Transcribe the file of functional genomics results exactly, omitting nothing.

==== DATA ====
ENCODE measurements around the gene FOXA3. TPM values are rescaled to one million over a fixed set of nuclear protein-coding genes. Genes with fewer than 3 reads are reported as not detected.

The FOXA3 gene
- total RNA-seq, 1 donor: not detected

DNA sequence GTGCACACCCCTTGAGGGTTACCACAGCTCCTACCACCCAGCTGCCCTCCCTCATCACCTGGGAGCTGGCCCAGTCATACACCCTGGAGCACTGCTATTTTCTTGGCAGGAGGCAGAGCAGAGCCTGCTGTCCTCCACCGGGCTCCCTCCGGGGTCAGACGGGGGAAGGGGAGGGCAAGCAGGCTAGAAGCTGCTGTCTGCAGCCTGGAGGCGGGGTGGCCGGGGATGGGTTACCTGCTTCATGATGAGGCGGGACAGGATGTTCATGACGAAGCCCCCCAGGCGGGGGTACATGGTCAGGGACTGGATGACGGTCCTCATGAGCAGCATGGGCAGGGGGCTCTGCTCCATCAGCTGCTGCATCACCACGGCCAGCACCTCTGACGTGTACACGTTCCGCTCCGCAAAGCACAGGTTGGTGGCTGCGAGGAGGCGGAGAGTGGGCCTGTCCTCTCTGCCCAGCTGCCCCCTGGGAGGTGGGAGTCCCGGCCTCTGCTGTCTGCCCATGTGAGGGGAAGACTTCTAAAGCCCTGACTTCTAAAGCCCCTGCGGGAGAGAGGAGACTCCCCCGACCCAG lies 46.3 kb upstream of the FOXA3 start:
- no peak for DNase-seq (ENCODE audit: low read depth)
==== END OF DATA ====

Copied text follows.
ENCODE measurements around the gene FOXA3. TPM values are rescaled to one million over a fixed set of nuclear protein-coding genes. Genes with fewer than 3 reads are reported as not detected.

The FOXA3 gene
- total RNA-seq, 1 donor: not detected

DNA sequence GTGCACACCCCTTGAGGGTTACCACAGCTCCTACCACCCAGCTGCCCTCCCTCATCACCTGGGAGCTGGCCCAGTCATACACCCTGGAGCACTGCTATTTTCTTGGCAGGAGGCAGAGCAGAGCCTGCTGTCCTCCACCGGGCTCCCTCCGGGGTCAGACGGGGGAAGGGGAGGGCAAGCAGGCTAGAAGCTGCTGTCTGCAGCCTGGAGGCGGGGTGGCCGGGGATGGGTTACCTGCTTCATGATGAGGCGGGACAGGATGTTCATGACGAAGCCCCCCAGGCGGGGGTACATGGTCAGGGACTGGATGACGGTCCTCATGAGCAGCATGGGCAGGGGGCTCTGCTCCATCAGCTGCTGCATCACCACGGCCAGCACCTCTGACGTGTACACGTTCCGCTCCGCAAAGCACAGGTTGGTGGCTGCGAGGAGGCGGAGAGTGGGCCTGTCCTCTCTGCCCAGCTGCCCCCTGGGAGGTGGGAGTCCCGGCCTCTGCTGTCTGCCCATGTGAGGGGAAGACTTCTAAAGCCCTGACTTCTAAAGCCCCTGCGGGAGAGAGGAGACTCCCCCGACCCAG lies 46.3 kb upstream of the FOXA3 start:
- no peak for DNase-seq (ENCODE audit: low read depth)